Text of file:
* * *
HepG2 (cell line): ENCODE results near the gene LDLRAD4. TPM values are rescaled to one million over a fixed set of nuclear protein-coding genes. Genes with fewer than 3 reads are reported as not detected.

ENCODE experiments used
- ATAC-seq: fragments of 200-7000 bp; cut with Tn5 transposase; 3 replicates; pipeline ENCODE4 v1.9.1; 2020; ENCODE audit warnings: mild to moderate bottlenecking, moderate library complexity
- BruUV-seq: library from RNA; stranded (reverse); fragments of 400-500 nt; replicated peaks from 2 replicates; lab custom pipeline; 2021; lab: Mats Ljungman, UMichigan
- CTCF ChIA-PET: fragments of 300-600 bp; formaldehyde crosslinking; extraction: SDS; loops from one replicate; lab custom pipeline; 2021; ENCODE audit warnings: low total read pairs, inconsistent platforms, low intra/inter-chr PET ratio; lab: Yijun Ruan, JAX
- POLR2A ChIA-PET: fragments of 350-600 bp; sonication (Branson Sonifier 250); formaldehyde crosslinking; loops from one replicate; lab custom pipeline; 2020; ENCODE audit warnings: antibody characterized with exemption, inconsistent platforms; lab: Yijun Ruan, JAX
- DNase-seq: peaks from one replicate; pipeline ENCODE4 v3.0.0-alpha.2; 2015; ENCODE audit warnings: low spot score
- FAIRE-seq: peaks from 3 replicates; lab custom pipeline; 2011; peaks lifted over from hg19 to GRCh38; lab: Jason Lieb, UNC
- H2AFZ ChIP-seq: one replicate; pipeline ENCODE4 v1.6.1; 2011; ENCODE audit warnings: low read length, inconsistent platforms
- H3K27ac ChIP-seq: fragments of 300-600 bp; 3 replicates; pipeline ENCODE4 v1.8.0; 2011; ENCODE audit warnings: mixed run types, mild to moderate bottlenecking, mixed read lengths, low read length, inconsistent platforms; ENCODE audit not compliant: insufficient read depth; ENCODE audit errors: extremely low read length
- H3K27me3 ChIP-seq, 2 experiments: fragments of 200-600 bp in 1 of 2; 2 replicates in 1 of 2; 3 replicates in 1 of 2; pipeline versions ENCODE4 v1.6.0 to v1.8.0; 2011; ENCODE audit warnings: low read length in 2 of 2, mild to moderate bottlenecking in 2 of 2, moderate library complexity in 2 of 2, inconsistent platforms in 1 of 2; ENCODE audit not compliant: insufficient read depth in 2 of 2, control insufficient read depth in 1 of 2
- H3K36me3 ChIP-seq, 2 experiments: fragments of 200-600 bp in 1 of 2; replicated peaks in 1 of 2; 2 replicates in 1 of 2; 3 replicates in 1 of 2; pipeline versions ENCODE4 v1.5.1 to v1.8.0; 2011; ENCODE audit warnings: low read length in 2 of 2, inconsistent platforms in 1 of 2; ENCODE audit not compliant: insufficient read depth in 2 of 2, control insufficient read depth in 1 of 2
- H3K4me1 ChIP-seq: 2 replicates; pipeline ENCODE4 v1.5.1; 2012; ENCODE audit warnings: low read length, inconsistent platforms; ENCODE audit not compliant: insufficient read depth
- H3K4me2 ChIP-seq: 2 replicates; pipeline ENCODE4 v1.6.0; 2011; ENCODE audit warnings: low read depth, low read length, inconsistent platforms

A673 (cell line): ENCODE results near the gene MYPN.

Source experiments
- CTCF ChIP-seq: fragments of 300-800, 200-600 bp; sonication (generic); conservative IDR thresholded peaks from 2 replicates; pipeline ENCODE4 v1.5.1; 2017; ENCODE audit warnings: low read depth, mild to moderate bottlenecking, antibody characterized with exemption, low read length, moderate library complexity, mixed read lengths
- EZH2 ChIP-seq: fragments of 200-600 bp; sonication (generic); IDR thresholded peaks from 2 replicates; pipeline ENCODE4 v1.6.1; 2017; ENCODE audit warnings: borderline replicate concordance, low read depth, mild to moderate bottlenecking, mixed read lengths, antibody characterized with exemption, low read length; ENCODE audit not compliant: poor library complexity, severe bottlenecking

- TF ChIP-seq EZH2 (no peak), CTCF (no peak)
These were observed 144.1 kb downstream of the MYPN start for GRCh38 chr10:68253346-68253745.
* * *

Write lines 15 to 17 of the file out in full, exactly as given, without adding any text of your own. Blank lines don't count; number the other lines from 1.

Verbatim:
A673 (cell line): ENCODE results near the gene MYPN.

Source experiments
- CTCF ChIP-seq: fragments of 300-800, 200-600 bp; sonication (generic); conservative IDR thresholded peaks from 2 replicates; pipeline ENCODE4 v1.5.1; 2017; ENCODE audit warnings: low read depth, mild to moderate bottlenecking, antibody characterized with exemption, low read length, moderate library complexity, mixed read lengths